Impeccably pristine images in white nuances and one of her favourite models, Lauren – a girl with albinism she’s worked with for the last fifteen years –, dominate the walls of Petrina Hicks’ exhibition at the Ian Potter Centre: NGV Australia in Melbourne. On view until March 29 of next year, Petrina Hicks: Bleached Gothic is the first major survey exhibition in Australia of the renowned artist, who switched commercial photography for a more fine art approach while still exploring the boundaries between the two.
Spanning from 2003 to 2019, more than forty photographs and video works by Hicks are presented in her biggest solo show to date, which includes artworks from some of her most famous series, like The Unbearable Lightness of Being (2015), The Shadows (2014), Every Rose Has its Thorn (2010) or The Descendants (2008). Despite the differences between their themes and approaches, it’s easy to recognize the unique gaze that has captured them all, which mixes commercial photography – she was mainly working in advertising when she decided to pursue a more artistic-focused career – and a more personal, ‘auteur-like’ approach.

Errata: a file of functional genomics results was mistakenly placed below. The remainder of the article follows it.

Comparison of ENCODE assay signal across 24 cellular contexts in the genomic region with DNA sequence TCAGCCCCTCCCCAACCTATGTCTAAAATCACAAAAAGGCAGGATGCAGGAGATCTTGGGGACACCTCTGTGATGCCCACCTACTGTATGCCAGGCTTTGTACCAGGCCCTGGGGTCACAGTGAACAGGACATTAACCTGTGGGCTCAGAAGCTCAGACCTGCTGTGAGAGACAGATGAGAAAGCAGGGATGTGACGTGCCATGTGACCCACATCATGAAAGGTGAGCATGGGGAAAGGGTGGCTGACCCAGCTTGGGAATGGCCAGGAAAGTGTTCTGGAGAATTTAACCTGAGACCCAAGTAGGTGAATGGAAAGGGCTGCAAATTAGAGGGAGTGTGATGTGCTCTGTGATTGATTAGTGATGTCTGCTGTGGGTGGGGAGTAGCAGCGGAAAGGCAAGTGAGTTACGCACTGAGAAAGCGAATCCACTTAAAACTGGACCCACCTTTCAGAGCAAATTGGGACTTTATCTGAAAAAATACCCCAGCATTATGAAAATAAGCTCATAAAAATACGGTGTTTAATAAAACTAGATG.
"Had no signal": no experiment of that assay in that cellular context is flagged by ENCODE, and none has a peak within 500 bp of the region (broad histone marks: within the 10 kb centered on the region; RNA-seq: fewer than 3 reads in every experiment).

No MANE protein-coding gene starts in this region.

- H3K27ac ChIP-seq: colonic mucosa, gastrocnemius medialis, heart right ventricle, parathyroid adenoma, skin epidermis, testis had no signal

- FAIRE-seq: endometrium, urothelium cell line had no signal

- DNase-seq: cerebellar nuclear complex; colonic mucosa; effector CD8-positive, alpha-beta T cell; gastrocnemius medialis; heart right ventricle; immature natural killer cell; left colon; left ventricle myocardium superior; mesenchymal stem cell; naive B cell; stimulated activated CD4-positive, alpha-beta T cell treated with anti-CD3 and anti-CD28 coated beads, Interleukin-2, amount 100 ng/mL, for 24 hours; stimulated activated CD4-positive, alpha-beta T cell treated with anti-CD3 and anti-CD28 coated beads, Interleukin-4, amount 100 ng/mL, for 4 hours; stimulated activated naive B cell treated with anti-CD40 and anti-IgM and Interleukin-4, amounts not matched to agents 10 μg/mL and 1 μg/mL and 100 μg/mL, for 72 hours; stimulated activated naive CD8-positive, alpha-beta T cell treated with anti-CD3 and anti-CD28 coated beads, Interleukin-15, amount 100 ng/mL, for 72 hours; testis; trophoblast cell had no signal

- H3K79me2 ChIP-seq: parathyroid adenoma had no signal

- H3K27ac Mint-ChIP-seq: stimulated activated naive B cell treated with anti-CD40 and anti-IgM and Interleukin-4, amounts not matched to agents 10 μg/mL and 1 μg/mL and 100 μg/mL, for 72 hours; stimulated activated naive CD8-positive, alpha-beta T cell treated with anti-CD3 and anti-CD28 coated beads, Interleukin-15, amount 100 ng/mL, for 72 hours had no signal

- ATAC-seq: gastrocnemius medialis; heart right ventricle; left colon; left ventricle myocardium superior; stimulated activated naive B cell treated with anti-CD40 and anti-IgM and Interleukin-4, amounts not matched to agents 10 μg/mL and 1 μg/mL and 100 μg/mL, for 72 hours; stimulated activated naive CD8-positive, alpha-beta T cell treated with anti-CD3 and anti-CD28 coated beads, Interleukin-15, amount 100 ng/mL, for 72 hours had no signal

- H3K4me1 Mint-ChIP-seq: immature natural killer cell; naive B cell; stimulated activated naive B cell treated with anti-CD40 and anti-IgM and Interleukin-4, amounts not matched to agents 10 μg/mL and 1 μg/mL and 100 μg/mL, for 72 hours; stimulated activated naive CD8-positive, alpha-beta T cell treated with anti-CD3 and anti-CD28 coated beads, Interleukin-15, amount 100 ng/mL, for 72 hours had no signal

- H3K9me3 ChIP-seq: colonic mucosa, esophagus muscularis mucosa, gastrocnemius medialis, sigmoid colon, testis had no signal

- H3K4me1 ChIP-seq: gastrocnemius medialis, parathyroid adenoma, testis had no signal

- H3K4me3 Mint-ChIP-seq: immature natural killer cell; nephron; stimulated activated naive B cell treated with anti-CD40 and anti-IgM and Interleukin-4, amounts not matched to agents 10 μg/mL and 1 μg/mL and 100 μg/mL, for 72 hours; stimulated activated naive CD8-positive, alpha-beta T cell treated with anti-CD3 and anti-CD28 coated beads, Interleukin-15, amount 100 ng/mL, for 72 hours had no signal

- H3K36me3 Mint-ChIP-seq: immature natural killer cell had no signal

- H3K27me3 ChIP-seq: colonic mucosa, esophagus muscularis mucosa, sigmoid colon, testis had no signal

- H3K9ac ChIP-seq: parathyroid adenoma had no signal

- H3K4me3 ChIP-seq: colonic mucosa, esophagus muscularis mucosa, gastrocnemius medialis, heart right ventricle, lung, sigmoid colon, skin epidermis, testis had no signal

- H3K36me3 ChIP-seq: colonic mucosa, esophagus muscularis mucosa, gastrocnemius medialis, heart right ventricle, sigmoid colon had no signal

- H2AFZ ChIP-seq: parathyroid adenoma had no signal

Highly influenced by art history and mythology – especially Greek –, the characters in her images are usually women, girls and animals – from snakes to birds, to wolfs and Sphynx cats. For example, in one photograph, a white snake coiling around a pale arm evokes biblical notions of purity and the myth of Eve. In others, aged ceramic vessels or marble busts refer to Ancient Greece, whose characteristically all-white aesthetic – even though it’s been proven that both buildings and sculptures were originally painted very colourfully – is a major influence in Hicks’ work. But not only that: Petrina combines familiarity and strangeness, intimacy and distance, as her portraits look honest and straightforward but cold and aseptic at the same time.
The exhibition Petrina Hicks: Bleached Gothic is on view until March 29, 2020, at the Ian Potter Centre: NGV Australia, Federation Square, Flinders St &, Russell St, Melbourne.
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